BALFE So much of it was on the page. And it was really beautifully written. It felt fully fleshed out. There were a couple of things that didn’t quite make the end of the film. There’s one scene where they’re sending Buddy and [his brother] Will to church. In the original script, when we have Buddy leave the house, he looks back, and he sees them close the curtains, and you know that they’re having a little Sunday afternoon delight. That was great because you knew no matter what the stresses and strains on the marriage were, we do have quite a few scenes that show that underneath it all, they still have this very deep connection and this real love, and I think that was really important. Jamie and I have both said this before: We found it very organic. It felt very easy. Jamie’s such an open actor, and when we met, we were both just very at ease with each other. We found that no matter what the scenes were, we were always step-by-step and on the same page.

DORNAN It’s not all chance — Ken has picked who he has picked based on what he’s seen in our work and from our personalities. There weren’t any blockages ever at any point in feeling that that family was real. Everyone was giving such a truthful portrayal that was, luckily, cohesively aligned with what everyone else was doing. I can’t stand working with people when they have done a lot of in-the-mirror acting preparation, and they’ve just come up with a plan and they’re just going to do it that way that they’ve practiced a lot because they think that’s right, even though it’s not at all in tune with what your scene partner’s doing. … We did a lot of stuff in one take, so any time something changed or went off in a slightly different direction from the previous one, then the other person reacted accordingly.

What would you say was the most challenging scene for you both?

Advertisement

BALFE I think when you read a script, as an actor, the first thing you focus on is the dialogue — that gives you a sense of what it is. Then, the second pass, you might start reading some of the stage directions. But I think we both glossed over the fact that there were these dance numbers. First you read, “They dance,” and you think, “Oh, they’ll just bop a little.” I think on our first day, the second AD came up and was like, “So you’re going to do this, this, and then you’re going to have a dance rehearsal with Jamie.” I was like, “We’re going to have a what?” I think it’s not in our natural wheelhouse. But in saying that, Jamie Dornan complained during all the rehearsals about how bad he was and how bad it was and then on the day was absolutely perfect. I was the one with two left feet. Those were probably the most challenging.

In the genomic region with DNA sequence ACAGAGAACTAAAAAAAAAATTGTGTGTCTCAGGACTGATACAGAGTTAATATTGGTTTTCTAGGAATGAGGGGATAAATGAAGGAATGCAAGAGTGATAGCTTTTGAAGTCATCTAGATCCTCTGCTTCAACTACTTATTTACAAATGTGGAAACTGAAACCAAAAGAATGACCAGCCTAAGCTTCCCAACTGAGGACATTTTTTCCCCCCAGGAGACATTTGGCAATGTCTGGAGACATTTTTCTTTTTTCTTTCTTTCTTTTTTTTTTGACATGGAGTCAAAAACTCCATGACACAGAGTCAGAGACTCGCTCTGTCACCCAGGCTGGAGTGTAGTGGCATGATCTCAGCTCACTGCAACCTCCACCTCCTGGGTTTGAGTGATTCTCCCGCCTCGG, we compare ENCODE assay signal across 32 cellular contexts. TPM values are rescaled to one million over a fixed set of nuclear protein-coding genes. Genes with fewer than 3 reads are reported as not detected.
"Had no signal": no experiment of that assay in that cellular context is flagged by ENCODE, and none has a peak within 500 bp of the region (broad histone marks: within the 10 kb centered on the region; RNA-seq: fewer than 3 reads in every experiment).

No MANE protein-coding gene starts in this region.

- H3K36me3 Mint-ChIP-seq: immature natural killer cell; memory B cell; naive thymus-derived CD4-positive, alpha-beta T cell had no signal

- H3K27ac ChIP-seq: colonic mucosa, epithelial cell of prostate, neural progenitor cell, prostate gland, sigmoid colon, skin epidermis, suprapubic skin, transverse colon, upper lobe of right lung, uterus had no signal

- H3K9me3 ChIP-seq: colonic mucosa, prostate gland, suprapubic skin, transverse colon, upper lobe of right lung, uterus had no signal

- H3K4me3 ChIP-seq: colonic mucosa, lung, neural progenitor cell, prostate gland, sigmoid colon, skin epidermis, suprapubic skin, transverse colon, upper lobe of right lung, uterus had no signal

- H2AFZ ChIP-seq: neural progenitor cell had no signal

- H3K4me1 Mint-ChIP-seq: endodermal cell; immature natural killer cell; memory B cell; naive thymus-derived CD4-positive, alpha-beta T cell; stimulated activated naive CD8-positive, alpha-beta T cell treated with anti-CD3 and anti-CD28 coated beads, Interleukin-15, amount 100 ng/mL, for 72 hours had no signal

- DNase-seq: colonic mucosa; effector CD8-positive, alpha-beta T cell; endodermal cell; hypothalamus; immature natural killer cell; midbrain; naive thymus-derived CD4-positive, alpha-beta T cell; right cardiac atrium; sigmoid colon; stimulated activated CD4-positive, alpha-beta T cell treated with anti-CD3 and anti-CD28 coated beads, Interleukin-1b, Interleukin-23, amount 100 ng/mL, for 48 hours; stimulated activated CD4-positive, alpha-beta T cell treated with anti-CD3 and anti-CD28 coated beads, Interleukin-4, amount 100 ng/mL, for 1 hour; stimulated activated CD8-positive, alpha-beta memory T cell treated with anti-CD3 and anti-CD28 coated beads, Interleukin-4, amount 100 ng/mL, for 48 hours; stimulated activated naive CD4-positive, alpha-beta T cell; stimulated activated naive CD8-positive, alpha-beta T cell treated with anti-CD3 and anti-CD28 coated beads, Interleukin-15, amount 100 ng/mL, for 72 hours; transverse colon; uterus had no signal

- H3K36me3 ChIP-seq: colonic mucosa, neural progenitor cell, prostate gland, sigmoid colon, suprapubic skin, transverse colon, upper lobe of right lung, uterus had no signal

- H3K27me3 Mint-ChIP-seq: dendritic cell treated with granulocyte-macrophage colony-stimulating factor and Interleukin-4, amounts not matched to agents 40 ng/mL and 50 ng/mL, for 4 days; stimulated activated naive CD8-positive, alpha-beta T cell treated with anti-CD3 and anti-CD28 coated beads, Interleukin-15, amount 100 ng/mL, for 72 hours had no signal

DORNAN We should say that there used to be more song and dance in the film, but only really “Everlasting Love” made it in there. So there was more that the world was spared.

BALFE Well, I think we can say that all the people are very excited about Jamie Dornan’s singing.

Which song required more rehearsal: “Everlasting Love” or “Edgar’s Prayer” from Barb and Star Go to Vista Del Mar?

DORNAN God save Ireland! (Laughs.) “Everlasting Love” was quite intricate in its movements, and it was very rehearsed. I felt like I had to get all of it right — the main focus of it being what is being said in that scene between Ma and Pa and where they are, the tumultuous time of the relationship and in their lives with these huge decisions hanging over their head, and the grief, and wanting to say, “We are in a terrible place, but Jesus, I love you, and it’s going to be OK.” That was all at the forefront of it. So there’s loads to think about.

With “Edgar’s Prayer,” you’re just, like, “How can I make this as funny and as absurd and ridiculous as possible?” There were no limitations to that. I did have some dance rehearsals for “Edgar’s Prayer.” … But then we’d get to the beach in Cancun, and I was like, “I can’t even do that because the sand is too thick.” But any suggestion I’d have — “What if I did this?” — they said, “Try it!” So it’s this free rein to just be as silly as possible, which I love.

Advertisement

It’s so good. Every time I need a little pick-me-up, I watch your dance sequence with Kristen Wiig and Annie Mumolo set to the Titanic song remix.

DORNAN I’d forgotten that we used that remix to that song, and someone said something about the Titanic remix, and I was like, “What?” I had to watch it again — or my kids obsessively watched it for a while. And then I said, “Oh my God, that’s what we danced to,” and we danced to that on the night, and I’d just forgotten.